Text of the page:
All pictures are from my office window in Munich, not ideal light conditions. The bright Auriga alpha star Capella and not far the Menkalinan show the way. In the early morning sightings, all one has to do is turn a bit left from Capella North East and down perpendicular in direction horizon.
I saw the comet with its steeply rising tail first in the binoculars and after I knew its position in relation to trees was able to make it out with bare eyes. Observation was best right at the beginning when the comet rose above 5 degrees, around 3:00 am, when the NLCs were barely lit up yet.

For the next one and a half hours, until about four o’clock the comet became increasingly spectacular sight.  Observing the comet was significantly hampered by the Noctilucent clouds (NLC) but they added a spectacular moody background.  Noctilucent clouds, or night shining clouds, are tenuous cloud-like phenomena in the upper atmosphere of Earth. They consist of ice crystals and are only visible during astronomical twilight.


Friday Morning,7/10/2020

7/10/2020TMB 80/600 Atik Horizon 25x5s UHCS filter

After one night with rain, clouds (and sleep) another observation night . without lightening clouds yielded less spectacular but wonderful views. This time I mainly used TMB 80/600 refracting telescope (APO) and my Atik Horizon with an UHCS broadband filter.

Sunday Morning,7/12/2020

Although the forecast promised clouds, it cleard up during the night another observation night twas possible.  This time I mainly used TMB 80/600 refracting telescope (APO) and my Atik Horizon with an UHCS broadband filter.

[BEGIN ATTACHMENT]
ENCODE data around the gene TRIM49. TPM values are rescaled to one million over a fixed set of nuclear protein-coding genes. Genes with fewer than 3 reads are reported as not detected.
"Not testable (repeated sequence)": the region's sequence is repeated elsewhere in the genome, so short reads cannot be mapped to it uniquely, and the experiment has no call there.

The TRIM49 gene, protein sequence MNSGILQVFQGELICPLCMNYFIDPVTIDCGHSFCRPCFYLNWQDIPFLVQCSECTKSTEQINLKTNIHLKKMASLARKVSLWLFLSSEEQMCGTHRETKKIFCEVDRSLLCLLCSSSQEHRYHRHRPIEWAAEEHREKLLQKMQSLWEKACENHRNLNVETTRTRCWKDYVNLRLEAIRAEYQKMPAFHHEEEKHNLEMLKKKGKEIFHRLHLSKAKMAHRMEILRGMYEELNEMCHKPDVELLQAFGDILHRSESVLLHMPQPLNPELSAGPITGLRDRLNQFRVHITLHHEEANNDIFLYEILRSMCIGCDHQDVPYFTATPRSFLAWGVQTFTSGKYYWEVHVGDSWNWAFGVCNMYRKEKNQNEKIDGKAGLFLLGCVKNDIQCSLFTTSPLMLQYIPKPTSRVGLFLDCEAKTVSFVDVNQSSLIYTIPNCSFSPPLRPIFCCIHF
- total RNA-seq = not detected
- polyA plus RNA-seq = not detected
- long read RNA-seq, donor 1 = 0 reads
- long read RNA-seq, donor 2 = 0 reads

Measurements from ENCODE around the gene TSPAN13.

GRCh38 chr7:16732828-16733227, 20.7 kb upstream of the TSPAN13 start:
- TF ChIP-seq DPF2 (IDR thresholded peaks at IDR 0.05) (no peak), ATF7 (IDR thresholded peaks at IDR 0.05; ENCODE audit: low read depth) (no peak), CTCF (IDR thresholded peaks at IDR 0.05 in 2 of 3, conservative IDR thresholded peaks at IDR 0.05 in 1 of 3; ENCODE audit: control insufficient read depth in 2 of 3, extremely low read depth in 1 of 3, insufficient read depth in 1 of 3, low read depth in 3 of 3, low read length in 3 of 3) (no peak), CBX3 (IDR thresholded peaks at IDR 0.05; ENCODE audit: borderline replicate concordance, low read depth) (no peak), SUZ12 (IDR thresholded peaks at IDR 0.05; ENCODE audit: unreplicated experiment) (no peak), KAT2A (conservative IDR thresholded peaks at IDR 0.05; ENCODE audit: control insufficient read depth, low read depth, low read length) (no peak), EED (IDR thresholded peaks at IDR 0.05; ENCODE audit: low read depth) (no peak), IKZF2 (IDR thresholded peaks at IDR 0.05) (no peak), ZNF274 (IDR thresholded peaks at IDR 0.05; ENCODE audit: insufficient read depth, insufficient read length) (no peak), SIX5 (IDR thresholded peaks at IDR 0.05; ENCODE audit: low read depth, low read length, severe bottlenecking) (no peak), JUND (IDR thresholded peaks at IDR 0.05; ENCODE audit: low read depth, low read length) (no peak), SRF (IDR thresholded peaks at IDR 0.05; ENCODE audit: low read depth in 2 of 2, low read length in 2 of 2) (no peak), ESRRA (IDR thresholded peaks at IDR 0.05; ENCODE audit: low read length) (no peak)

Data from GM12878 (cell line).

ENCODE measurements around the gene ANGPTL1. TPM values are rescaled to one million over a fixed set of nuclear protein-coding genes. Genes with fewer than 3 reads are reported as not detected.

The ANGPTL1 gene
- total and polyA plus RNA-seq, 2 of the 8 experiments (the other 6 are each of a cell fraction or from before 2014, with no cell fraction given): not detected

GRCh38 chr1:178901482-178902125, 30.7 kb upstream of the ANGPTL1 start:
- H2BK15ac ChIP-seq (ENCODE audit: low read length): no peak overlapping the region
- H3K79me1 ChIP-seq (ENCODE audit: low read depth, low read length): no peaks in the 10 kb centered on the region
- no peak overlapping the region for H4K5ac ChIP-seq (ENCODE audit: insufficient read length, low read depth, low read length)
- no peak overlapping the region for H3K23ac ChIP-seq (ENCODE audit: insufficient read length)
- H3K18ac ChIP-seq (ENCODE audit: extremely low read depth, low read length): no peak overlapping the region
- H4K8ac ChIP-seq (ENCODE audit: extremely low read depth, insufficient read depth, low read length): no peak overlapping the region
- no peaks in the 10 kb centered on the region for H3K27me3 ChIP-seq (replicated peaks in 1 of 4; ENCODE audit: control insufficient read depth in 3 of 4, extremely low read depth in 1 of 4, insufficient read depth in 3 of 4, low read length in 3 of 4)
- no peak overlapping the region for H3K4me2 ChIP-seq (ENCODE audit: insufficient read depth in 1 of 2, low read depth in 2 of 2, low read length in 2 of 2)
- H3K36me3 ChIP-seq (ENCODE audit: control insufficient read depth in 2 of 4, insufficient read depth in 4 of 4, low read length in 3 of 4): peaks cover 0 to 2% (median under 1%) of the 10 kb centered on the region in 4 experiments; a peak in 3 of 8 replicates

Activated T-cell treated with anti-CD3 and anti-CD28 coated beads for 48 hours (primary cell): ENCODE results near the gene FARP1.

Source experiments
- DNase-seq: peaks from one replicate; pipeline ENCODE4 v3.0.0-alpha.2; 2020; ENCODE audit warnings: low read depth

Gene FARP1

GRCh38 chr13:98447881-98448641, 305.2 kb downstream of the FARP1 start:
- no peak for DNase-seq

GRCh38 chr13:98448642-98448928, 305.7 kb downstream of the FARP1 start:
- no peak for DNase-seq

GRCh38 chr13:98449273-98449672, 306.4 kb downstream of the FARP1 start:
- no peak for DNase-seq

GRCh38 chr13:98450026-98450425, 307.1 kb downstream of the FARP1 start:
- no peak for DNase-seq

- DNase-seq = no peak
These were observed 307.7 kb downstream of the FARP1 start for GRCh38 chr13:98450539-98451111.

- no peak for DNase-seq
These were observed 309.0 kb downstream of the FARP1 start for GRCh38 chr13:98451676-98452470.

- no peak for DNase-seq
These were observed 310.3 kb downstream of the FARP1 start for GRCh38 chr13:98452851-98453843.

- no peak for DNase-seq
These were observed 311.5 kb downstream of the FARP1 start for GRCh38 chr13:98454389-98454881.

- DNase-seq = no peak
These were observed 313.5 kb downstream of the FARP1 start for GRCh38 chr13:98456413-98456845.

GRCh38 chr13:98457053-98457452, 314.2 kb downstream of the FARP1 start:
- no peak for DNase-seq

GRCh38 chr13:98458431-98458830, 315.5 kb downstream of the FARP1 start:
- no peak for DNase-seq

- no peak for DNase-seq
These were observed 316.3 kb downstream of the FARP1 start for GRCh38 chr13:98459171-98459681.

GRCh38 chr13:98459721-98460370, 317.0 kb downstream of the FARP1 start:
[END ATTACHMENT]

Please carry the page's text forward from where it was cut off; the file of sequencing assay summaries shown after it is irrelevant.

Sunday Evening,7/12/2020

I tried my first evening observation at a nearby park and saw the comet with its steeply rising tail first in the binoculars just abov the treeline. Observation was best right at the beginning when the comet was still above 5 degrees, around 10:00 pm / 22:00 in the dusk twilight.

Thuesday Evening,7/14/2020


I do now regularly evening observations, as the comet is circumpolar. Equally easy to find, all one has to do is turn a bit left from Polaris North West and down perpendicular in direction horizon. Before the big rain came I went out with the bike to find good observation site. After two hours biking/hunting for a good background location, I settled for plan B. That’s a park around Palace Nymphenburg, 5 minutes  from home. I often walk my dog at the meadows around the park around Palace Nymphenburg where there is a large area without lamps (the park itself is closed during night time). North direction is not too bad for a city. Just before the rain came a little opening between the clouds appeared. I knew where to expect the comet, and waited until it came down from the upper dark cloud. Actually the lower clouds blocked out the astronomical twilight.

Mondy Evening,7/13/2020

Video Comet C/2020 F3 (NEOWISE) on July 8th.

A video of the magic night with noctilucent clouds (NLC) combined the spectacular, extremely colorful and bright pictures of July 8th 2020.

The JPGs straight from the camera actually show already everything.

Credits belog to a fellow member of my local observatory show in the video. For best view you should switch the

following video to full screen.

Of course, the reality was even better than videos and pictures together. The sight in my 10×50 binoculars was stunning. When the comet is in the night sky the next week and the moon is gone, we look forward to a good show. Keep fingers crossed.